carboxymethylmethylcellulose. Polymeric stabilizers can be utilized in amounts up to about 10 weight percent based on the total emulsion weight, or up to about 7.5 weight percent, or up to about 5 weight percent, or up to about 2.5 weight percent, or up to about 2 weight percent based on the total emulsion weight. In another embodiment, when utilized, a polymeric stabilizer is included in an amount in the range of about 0.001 weight percent to about 10 weight percent, or from about 0.01 weight percent to about 7.5 weight percent, or from about 0.1 weight percent to about 5 weight percent, or from about 0.5 weight percent to about 2.5 weight percent, or even from about 1 weight percent to about 2 weight percent, based on the total emulsion weight.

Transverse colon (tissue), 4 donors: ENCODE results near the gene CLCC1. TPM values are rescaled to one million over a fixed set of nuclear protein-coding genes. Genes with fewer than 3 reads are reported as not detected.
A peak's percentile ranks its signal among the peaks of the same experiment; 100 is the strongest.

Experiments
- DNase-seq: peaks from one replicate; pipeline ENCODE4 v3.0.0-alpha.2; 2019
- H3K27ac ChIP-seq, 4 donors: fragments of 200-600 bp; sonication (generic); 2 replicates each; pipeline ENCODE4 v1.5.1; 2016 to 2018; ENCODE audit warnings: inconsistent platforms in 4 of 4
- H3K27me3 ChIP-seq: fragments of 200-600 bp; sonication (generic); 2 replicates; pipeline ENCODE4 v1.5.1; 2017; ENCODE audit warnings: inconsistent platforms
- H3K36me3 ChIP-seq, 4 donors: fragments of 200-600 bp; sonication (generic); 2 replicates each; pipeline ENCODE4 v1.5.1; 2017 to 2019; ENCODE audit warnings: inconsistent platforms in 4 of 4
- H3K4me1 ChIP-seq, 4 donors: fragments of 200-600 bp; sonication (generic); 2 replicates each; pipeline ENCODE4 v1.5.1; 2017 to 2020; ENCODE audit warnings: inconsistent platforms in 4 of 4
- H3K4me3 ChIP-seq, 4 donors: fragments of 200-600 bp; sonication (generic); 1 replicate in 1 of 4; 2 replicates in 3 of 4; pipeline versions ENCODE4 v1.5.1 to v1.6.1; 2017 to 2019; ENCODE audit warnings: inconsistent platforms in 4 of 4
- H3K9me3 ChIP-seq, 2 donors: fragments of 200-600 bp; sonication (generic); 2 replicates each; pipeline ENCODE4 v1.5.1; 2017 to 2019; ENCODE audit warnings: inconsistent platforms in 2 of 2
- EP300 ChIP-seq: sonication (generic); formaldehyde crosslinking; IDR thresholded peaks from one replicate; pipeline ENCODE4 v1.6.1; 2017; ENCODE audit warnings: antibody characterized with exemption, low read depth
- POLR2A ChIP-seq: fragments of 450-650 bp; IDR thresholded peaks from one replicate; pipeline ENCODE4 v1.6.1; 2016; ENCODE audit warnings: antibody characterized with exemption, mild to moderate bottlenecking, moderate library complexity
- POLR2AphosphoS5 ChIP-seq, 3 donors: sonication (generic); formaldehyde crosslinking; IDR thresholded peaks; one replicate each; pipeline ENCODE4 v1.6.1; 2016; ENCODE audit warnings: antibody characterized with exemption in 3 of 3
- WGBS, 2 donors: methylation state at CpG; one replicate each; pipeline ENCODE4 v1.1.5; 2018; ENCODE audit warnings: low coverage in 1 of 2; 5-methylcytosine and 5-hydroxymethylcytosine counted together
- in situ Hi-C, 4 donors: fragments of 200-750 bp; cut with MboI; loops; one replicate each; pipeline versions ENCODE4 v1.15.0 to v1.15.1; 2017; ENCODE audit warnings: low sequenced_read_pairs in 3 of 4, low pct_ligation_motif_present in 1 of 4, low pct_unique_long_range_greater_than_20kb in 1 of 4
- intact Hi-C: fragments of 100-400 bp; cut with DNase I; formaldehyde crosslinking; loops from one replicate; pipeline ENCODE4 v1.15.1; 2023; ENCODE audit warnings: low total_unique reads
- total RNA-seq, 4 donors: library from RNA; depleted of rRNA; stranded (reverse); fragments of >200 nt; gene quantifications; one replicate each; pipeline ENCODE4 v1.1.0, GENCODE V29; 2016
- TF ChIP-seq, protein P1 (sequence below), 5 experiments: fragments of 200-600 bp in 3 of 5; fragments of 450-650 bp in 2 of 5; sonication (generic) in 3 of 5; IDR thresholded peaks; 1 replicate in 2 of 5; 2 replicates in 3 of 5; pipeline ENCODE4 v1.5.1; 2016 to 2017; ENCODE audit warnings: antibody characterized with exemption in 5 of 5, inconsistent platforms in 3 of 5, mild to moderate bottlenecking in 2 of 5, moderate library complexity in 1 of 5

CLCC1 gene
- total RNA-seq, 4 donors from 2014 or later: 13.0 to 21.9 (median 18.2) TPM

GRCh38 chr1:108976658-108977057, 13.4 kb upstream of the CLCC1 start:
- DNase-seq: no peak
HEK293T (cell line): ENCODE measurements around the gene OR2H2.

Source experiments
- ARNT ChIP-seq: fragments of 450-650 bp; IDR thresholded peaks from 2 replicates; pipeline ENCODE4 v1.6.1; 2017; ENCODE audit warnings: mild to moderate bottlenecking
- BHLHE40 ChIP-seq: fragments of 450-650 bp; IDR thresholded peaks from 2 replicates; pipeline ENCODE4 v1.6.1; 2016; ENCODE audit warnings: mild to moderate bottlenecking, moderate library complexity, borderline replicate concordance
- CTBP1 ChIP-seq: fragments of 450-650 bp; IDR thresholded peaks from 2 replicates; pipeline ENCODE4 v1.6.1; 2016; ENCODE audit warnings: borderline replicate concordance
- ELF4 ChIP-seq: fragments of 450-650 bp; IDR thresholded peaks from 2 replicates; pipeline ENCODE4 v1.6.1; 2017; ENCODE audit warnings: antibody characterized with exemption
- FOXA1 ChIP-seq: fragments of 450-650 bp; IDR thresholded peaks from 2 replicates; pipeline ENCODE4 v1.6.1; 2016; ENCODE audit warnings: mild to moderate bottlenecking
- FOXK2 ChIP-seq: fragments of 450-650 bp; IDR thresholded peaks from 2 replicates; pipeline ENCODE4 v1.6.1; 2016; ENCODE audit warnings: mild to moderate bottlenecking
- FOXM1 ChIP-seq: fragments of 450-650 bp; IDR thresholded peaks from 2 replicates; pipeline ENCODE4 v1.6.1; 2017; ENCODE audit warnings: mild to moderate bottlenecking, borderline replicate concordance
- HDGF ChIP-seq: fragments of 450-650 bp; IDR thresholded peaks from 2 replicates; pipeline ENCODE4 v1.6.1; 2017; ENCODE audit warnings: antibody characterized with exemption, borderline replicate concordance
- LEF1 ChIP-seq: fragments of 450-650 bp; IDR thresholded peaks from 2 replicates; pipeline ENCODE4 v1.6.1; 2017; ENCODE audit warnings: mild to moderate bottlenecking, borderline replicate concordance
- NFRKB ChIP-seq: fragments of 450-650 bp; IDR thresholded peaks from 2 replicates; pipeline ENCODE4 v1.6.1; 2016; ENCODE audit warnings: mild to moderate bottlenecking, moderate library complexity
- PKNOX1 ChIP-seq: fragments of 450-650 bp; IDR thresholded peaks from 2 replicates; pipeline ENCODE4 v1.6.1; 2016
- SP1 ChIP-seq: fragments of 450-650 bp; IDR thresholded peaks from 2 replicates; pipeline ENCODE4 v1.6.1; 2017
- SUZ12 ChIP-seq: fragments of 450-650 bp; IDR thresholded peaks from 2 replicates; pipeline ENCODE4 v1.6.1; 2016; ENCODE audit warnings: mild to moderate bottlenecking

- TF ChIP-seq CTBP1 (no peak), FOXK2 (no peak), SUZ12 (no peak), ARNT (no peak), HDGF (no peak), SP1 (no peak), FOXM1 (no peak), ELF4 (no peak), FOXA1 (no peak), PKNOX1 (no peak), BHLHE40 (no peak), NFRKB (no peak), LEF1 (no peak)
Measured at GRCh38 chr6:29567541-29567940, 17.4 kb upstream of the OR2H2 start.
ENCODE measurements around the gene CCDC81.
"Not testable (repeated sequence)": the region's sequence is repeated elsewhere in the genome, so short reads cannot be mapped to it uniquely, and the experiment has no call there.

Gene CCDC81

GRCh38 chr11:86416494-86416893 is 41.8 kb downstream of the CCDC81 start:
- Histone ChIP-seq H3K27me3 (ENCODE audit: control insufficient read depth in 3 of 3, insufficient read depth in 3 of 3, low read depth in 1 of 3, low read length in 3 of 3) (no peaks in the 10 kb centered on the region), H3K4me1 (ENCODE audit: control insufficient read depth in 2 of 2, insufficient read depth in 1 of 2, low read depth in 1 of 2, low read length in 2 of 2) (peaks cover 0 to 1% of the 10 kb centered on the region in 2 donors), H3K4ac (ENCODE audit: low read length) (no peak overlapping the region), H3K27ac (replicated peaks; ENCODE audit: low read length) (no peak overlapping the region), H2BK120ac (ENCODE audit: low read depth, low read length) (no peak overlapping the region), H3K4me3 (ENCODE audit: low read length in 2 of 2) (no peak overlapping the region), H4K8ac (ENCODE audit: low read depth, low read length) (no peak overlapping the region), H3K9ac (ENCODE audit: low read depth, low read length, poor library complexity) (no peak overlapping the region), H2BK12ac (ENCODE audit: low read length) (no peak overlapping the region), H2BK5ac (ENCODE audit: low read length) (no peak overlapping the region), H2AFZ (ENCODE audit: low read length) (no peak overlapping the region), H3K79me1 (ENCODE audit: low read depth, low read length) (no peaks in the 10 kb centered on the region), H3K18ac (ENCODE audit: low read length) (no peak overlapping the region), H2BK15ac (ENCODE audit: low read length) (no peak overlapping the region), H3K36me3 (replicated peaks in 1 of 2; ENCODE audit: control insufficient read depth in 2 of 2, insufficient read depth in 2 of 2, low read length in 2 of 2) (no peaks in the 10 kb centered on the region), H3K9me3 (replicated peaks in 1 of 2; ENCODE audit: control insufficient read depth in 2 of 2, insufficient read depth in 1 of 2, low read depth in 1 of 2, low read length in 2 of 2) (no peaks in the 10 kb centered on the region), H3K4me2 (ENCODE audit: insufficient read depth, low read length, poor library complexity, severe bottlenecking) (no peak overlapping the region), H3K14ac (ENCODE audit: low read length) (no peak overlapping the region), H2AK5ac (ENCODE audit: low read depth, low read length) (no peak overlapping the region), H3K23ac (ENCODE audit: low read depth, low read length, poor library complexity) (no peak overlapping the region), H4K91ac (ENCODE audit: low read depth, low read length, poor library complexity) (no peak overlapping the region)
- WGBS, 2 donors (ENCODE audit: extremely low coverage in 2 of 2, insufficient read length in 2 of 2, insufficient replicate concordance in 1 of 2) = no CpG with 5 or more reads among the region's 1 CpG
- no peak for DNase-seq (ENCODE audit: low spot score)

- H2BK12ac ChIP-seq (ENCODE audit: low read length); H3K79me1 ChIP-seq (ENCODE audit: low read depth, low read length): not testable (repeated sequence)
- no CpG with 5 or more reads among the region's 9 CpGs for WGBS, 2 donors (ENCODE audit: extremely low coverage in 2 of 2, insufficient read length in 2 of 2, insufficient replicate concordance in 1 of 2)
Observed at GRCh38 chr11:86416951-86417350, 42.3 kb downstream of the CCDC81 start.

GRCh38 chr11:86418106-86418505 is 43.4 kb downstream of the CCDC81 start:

In a free radical emulsion polymerization, free radical initiators that generate a free radical during the polymerization process are utilized. As used herein, the initiating system is any free radical initiating system. The free radical initiators are present in an amount ranging from about 0.01 wt% to about 3 wt% based on total monomer weight. In an embodiment, the initiating system is soluble in water to at least 0.1 weight percent at 25°C. Suitable initiators include, but are not limited to, peroxides, azo initiators as well as redox systems, such as hydrogen peroxide and erythorbic acid, and metal ion based initiating systems. Initiators may also include both inorganic and organic peroxides, such as hydrogen peroxide, benzoyl peroxide, acetyl peroxide, and lauryl peroxide; organic hydroperoxides, such as cumene hydroperoxide and t-butyl hydroperoxide. In an embodiment, the inorganic peroxides, such as sodium persulfate, potassium persulfate and ammonium persulfate, are preferred. In another